what is about to happen. For days, meteorologists are on television warning,
dozens of times per hour, that Katrina will, in fact, hit New Orleans with
devastating results. Armed with this advance knowledge, government officials at
the local, state and federal levels are in a position to be totally, utterly
shocked when Katrina -- of all things -- devastates New Orleans. For several
days, chaos reigns, with most of the relief effort taking the form of Geraldo
Rivera, who, by his own estimate, saves more than 170,000 people.
FEMA director Michael Brown, after conducting an aerial survey, reports that
``the situation is improving,'' only to be informed that the area he surveyed
was actually Phoenix. For her part, Greta Van Susteren personally broadcasts
many timely reports from Aruba on how the Katrina devastation will affect the
ongoing Natalee Holloway investigation.
It is not until . . .
. . . SEPTEMBER . . . that the full magnitude of the New Orleans devastation
sinks in, and local, state and federal officials manage to get their act
together and begin the difficult, painstaking work of blaming each other for
screwing up. Urged on by President Bush, Congress votes to spend what could wind
up being more than $200 billion to repair the Gulf Coast and fix up New Orleans,
so that it will be just as good as new when the next devastating hurricane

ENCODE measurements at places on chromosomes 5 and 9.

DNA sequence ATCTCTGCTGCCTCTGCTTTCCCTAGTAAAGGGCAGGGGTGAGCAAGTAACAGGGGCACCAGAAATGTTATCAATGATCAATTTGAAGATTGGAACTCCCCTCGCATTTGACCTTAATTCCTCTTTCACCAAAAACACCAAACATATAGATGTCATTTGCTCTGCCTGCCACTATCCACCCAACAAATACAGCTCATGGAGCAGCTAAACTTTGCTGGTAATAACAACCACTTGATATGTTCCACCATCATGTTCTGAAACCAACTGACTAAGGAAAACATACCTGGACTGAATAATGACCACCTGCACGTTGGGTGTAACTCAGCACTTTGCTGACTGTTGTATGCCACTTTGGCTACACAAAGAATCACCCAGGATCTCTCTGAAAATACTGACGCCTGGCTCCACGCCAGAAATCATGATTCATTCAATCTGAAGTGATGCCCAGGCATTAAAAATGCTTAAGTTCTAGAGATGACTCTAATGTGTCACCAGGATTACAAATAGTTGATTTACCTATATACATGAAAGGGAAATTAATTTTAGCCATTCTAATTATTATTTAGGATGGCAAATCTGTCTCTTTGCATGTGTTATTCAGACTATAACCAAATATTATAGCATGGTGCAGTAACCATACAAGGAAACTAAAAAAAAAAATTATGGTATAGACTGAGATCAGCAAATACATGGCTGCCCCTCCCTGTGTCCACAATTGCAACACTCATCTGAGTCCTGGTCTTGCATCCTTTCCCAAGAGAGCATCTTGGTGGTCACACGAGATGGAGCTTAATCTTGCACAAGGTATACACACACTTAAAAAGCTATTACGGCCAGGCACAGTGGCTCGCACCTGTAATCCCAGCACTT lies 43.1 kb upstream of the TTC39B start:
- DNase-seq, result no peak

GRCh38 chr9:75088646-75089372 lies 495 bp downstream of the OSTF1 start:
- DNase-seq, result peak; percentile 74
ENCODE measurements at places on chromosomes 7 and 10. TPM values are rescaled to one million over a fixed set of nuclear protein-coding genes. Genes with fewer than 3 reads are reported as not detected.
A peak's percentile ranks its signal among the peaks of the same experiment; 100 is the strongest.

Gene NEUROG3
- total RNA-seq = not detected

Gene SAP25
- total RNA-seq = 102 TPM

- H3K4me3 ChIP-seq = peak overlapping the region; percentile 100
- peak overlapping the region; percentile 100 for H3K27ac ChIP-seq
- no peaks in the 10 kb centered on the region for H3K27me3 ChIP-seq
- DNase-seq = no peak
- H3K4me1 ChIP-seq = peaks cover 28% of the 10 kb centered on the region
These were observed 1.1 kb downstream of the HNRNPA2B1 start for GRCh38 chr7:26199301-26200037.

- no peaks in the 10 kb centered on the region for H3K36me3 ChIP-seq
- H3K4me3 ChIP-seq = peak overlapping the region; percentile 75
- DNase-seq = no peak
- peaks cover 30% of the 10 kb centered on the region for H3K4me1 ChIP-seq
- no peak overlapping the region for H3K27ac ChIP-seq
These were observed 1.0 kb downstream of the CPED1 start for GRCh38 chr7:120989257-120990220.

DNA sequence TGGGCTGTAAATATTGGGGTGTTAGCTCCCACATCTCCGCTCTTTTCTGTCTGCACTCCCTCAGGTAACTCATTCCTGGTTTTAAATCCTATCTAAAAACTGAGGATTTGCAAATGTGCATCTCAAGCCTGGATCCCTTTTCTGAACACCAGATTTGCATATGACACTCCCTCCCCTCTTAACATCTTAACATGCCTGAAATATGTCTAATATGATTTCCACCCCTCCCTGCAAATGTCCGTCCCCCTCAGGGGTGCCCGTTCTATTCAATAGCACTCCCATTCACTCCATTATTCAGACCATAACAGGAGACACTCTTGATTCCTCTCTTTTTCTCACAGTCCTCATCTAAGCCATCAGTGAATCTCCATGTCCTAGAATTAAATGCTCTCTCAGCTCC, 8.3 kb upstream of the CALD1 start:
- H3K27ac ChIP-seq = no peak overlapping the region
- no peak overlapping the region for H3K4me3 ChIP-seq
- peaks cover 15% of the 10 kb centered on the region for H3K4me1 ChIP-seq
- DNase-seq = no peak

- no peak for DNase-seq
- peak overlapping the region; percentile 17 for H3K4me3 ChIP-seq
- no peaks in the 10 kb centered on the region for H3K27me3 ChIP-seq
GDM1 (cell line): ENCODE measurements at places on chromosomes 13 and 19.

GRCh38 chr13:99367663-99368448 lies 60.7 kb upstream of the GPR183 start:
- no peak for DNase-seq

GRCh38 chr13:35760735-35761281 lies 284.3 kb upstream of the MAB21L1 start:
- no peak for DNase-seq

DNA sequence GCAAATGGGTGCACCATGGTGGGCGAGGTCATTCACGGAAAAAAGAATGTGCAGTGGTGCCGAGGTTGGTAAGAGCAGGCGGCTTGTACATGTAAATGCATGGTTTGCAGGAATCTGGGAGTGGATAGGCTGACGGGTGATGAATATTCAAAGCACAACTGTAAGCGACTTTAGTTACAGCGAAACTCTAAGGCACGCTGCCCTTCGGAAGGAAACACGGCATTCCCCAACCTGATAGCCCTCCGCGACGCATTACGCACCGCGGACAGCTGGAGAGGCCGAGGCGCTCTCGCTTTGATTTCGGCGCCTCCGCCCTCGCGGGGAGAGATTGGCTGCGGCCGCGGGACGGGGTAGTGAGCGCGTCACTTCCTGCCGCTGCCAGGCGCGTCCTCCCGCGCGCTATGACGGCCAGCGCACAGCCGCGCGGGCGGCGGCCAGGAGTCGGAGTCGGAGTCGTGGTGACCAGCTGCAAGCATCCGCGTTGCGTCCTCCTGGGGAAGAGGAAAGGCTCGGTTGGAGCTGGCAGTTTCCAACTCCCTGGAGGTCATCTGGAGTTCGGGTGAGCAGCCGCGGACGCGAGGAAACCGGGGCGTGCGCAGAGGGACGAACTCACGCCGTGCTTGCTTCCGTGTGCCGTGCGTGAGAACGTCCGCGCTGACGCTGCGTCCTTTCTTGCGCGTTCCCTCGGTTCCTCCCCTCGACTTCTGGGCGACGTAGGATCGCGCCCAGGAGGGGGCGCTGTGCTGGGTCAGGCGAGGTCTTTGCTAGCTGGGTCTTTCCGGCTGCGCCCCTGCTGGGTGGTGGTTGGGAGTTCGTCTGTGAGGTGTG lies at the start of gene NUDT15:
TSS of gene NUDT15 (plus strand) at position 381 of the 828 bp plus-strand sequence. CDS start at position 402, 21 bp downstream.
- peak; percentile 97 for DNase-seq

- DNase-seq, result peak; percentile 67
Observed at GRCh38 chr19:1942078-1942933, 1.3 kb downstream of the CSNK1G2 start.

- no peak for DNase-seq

With the horror of Katrina fresh in everyone's mind, a new hurricane, Rita,
draws a bead on the Gulf Coast, causing millions of panicky Texans to get into
their cars and flee an average distance of 150 feet before they become stuck in
a monster traffic jam, where some remain for more than 12 hours. ``It was
hell,'' reports one traumatized victim. ``The classic rock station played
`Daydream Believer' like 53 freaking times.''
President Bush, after an aerial tour of the devastated region, tells
reporters that he always kind of liked ``Daydream Believer.''
In non-hurricane news, the Senate confirms the Supreme Court nominee known as
``John Roberts'' after the Judiciary Committee spends several fruitless days
trying to trick him into expressing an opinion by asking such trap questions as
``Can you tell us the capital of Vermont and your views on abortion?'' The only
moment of drama comes when Sen. Joe Biden launches into his opening remarks,
thus causing several committee members, who forgot to insert earplugs, to lapse
In international news, North Korea, following months of negotiations with the
United States and other concerned nations, agrees to stop producing nuclear
weapons, in exchange for one of those new iPods. The United Nations Security
Council censures John Bolton for giving noogies to the ambassador from Sweden.